On May 19, 2021, a press release announced that the former residence of Black lesbian playwright and activist Lorraine Hansberry was listed on the National Register of Historic Places, underscoring her American arts and culture contributions. Hansberry’s former residence, which is located at 337 Bleecker Street in Greenwich Village, was first successfully nominated to the New York State Register of Historic Places by the NYC LGBT Historic Sites Project in March 2021, in collaboration with the New York State Historic Preservation Office. The historic site was officially listed to the National Register on April 2021, according to details.
“While residing at 337 Bleecker Street, Hansberry lived parallel lives: one as a celebrated playwright and the other as a woman who privately explored her homosexuality through her writing, relationships, and social circle,” the press release said.
Village Preservation — a nonprofit which has successfully advocated for landmark designation in Greenwich Village, the East Village, and NoHo — explained that in 1953, Hansberry married Broadway producer Robert Nemiroff. The couple moved to Greenwich Village. It was reportedly the most successful period of Hansberry’s writing career. She wrote A Raisin in the Sun while living in the Village.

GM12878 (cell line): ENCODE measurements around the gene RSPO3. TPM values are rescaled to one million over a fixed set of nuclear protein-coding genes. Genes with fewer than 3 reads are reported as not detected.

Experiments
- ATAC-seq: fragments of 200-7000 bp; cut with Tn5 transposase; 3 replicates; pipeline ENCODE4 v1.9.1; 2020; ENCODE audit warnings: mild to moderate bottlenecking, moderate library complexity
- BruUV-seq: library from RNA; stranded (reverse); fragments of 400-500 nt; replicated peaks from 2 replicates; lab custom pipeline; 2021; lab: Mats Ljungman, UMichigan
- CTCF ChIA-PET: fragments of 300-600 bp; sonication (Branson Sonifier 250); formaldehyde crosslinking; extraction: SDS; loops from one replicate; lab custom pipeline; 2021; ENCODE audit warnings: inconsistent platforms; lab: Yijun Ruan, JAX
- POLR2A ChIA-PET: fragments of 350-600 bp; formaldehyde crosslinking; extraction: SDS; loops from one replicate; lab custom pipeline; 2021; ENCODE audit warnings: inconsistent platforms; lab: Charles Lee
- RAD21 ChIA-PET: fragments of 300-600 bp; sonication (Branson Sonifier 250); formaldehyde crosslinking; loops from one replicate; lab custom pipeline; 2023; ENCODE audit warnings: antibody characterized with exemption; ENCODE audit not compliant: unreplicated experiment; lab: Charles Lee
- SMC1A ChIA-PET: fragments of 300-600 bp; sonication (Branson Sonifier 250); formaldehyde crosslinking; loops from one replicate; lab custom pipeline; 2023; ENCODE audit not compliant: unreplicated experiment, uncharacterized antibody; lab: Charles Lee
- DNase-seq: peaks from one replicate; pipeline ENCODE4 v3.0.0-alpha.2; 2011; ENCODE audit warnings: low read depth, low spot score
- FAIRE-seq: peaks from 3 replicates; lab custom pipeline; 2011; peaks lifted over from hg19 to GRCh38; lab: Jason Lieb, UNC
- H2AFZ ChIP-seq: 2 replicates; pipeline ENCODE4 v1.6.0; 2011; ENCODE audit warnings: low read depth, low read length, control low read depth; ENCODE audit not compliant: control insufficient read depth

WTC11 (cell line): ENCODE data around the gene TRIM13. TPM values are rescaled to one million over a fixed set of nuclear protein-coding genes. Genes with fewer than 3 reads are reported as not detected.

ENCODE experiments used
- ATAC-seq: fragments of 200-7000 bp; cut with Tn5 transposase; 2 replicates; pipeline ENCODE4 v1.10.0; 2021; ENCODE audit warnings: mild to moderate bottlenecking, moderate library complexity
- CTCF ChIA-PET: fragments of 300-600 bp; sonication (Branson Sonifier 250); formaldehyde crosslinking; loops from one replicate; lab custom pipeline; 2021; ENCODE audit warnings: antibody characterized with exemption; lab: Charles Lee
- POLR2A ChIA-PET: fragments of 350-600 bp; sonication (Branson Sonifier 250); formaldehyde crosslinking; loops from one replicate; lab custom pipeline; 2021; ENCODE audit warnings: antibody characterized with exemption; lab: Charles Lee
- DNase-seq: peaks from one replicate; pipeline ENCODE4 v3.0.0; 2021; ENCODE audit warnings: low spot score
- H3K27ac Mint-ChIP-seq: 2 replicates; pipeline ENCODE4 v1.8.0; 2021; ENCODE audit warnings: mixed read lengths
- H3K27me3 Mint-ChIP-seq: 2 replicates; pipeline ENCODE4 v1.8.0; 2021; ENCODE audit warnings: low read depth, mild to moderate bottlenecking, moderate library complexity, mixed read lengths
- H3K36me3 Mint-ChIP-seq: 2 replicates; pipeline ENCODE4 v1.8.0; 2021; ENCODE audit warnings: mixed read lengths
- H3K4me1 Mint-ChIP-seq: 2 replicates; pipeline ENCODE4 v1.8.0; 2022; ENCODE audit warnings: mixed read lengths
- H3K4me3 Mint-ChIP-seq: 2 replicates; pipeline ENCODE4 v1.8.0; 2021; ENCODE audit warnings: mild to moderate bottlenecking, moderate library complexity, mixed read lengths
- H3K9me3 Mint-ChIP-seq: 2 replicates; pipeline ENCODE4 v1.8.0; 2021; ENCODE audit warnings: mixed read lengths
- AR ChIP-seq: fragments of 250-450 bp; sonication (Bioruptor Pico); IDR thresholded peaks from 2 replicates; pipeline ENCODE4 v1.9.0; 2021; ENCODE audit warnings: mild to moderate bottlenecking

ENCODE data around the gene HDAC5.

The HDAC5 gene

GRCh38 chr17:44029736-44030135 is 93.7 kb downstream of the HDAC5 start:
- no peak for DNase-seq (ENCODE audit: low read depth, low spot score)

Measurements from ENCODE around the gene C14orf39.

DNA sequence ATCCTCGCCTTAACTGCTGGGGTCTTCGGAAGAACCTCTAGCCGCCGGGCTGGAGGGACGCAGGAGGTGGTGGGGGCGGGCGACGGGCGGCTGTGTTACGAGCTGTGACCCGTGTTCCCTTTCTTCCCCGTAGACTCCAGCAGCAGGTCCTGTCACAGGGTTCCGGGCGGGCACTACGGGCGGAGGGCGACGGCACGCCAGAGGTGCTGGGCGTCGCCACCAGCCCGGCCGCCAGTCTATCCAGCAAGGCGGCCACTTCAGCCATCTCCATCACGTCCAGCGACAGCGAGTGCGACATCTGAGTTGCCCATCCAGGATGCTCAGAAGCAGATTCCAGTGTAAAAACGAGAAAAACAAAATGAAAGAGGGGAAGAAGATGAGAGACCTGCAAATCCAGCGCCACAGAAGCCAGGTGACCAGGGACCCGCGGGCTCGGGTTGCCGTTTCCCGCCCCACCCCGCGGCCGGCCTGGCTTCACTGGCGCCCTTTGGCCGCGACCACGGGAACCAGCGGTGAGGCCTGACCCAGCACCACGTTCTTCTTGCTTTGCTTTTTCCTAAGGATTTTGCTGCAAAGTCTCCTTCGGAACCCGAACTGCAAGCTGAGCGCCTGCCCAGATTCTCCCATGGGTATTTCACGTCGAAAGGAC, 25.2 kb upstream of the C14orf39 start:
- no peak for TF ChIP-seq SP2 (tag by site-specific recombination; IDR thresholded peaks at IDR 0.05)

“Honoring the very place where Lorraine Hansberry lived and worked through these State and National Register listings marks another important step in our mission to highlight the contributions of LGBT people to American history. The site is also one of what we hope is a growing number of historic places nationwide that celebrates the achievements of Black women and lesbians of color,” Amanda Davis, project manager, NYC LGBT Historic Sites Project said.
American RadioWorks reported that in 1959, Hansberry made history as the first Black woman to have a Broadway-produced show. A Raisin in the Sun was a story about a Black working-class family from Chicago that was trying to escape the ghetto.
“At the time, most people thought a play about African Americans would be a box-office flop. Instead, Raisin was a hit. It ran on Broadway for 19 months, was made into a movie starring Sidney Poitier in 1961, and is now considered a classic of the American theater,” American Radio Works said.
Broadway World reminded that Hansberry was also a dedicated activist for social justice who worked alongside writer James Baldwin and singer Nina Simone. Broadway World also said that Hansberry had at least two relationships with women who lived close by to her apartment located on Bleecker Street.